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Student Spotlights

Elizabeth Vance

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Major: Bioinformatics
Semester/Term: Spring 2018
Organization: Lewis Lab--University of California, San Diego
Position: Research intern
State/Country: California

What did you do at your internship?

I interned in the Lewis Lab at UCSD in order to learn more about Systems Biology. I worked on two different projects. First, I was asked to debug and run a variant calling pipeline using Python. Second, I was asked to mentor a potential grad student (who didn’t have experience in bioinformatics), clean and organize VCF files and then perform analyses on the data in order to find the genotype/phenotypic correlations in Autism.

Obviously, these projects are part of larger projects that will continue for months and years to come. However, the data we analyzed from the VCF files could potentially lead to some neat discoveries in Autism Spectrum Disorder (ASD) research. As of right now, it appears that there are no single genes that directly contribute to ASD. However, it is hypothesized that the network connections and pathways between genes could be significantly associated with this disorder. So far, we have the data we’ve worked with shows common genes that are found in ASD patients. Next, we are going to study the pathways in which these genes are present, and see if we can find associations there.

The grad student I am working with is hoping to submit a paper with our findings for publication by the end of the summer.

What was the most useful thing you learned from your internship?

A lot of my learning here has been self-regulated and self-motivated. There was a post-doc in the lab who was assigned to mentor me. He would give me specific principles and tutorials to study on my own, and then I’d use what I learned to perform the tasks necessary to help the grad student. I was able to become familiar with specific tools, like Genemania, to study genetic pathways and interactions…however, I think the most useful thing I learned was the R programming language. I already knew a little bit, but using this language every day for two months has allowed it to become a comfortable part of my toolset now. With a good foundation in Python and now R, I feel more prepared to face more advanced programming challenges.

How did your courses and your major prepare you for your internship?

I think that the Computer Science courses obviously gave me a solid foundation in how to computer program. But honestly, C++ is rarely used in bioinformatics. I think my jobs with the DNA sequencing center and as a research assistant for Dr. Kauwe are what really prepared me for this internship. I think it would be more valuable if Python and R were more widely used in the Life Science courses. Other than Intro to Bioinformatics, I’ve yet to use those skills in my classes. I think it would be beneficial if our biology, MMBio, and genetic classes incorporated more sections on data analysis.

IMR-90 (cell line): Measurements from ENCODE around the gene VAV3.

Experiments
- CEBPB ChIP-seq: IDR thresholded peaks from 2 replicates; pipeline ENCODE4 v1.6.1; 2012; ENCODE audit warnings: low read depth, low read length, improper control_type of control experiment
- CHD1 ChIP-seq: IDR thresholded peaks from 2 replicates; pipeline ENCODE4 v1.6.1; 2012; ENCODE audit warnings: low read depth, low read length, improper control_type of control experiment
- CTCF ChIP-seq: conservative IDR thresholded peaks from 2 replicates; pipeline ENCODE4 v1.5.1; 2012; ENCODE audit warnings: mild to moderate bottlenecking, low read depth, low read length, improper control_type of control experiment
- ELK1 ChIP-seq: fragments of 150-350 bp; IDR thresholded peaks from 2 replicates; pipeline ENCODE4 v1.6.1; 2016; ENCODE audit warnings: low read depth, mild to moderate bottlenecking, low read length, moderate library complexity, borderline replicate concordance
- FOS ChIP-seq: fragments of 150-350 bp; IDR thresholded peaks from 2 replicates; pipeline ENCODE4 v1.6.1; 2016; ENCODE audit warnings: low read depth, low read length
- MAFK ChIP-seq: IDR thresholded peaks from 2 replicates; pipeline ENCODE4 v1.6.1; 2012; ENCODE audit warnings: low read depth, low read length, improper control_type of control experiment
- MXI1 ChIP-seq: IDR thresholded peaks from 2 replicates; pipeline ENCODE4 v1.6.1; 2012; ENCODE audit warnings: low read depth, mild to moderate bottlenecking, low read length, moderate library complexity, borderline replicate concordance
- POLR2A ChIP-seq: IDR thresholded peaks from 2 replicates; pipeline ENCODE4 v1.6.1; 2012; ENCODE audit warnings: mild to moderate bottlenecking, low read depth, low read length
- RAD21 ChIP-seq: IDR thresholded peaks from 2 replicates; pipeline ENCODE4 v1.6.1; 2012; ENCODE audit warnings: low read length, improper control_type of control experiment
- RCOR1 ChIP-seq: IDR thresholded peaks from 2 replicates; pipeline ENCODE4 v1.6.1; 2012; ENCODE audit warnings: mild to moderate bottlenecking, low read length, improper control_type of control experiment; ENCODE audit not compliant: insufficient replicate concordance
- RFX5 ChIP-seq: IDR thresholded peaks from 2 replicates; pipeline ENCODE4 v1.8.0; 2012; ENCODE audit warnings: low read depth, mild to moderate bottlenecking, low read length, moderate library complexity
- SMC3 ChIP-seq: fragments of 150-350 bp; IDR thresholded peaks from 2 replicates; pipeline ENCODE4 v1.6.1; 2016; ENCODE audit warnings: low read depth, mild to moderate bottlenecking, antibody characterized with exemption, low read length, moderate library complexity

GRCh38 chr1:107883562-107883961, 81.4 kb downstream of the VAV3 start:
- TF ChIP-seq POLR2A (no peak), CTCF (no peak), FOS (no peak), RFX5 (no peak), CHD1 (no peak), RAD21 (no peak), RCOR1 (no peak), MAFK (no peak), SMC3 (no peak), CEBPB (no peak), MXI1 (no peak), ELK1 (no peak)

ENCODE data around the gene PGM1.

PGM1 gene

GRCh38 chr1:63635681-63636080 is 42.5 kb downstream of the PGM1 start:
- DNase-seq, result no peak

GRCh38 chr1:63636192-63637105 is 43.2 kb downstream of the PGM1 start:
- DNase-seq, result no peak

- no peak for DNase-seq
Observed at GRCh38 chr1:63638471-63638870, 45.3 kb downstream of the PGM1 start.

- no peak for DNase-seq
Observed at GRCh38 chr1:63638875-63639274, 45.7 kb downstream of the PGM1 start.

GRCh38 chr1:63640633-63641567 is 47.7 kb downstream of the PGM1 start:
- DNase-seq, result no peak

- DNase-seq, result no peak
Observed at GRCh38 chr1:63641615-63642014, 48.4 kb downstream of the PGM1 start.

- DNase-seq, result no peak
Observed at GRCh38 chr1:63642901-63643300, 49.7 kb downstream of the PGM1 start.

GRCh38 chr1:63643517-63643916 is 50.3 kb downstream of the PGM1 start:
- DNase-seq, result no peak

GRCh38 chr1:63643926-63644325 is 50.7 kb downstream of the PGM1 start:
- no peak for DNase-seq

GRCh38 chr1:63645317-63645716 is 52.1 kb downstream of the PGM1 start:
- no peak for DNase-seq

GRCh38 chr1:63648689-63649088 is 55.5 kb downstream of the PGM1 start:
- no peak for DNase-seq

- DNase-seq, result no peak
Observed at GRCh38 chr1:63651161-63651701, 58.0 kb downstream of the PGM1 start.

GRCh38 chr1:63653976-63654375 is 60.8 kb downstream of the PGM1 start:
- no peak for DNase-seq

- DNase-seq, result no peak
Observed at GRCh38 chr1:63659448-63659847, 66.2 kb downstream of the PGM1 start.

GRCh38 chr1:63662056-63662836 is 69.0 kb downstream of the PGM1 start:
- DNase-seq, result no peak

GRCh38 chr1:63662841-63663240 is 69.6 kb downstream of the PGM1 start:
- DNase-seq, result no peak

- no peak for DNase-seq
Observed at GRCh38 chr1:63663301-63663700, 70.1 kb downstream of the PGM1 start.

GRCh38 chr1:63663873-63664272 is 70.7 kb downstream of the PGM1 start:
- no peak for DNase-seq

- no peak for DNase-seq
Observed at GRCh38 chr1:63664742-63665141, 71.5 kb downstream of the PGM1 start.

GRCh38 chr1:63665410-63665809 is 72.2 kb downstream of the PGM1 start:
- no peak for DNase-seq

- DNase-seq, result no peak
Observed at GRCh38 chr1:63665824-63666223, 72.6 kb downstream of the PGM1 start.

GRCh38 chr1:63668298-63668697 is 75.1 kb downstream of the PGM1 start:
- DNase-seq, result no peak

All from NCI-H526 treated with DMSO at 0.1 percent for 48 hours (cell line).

What professional skills did you develop in your internship?

I think communication was a skill I definitely had to cultivate. Because I was asked to mentor another student, I was forced to not only learn the skills for myself, but then explain simply the things I was doing to someone else. This was especially difficult because this student had absolutely no background in bioinformatics. It really helped me become aware of the things I REALLY knew. The more confident I was in a subject, the better I was at explaining it.

Would you recommend this internship to other students? Why?

Yes, I would recommend this internship to other students. It’s definitely not your typical internship program. Honestly, there’s not much direction, and it is mainly self-motivated. However, I like that I didn’t have someone hovering over my shoulder all the time. It allowed me to experiment and learn things from trial and error (which, ultimately, is usually more effective for my style of learning). I think it also allows you to witness firsthand what a graduate school research lab looks like.

Is there anything else you would like to say regarding your internship?

Nate Lewis, the professor over the lab, is an incredible guy. He's willing to give advice on everything--not just for the projects you're working on. We've discussed work-life balance, grad school vs industry, PhD programs, marriage (I just got engaged), etc. It's obvious he cares about the people in his lab.

Rank your internship: 1 being terrible, 5 being AWESOME

Professional Advancement: 4

Applicability to Major and Courses: 5

Professional Skills Development: 4

Overall Rating of Internship: 4

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Elizabeth Vance at Lewis Lab building at the University of California, San Diego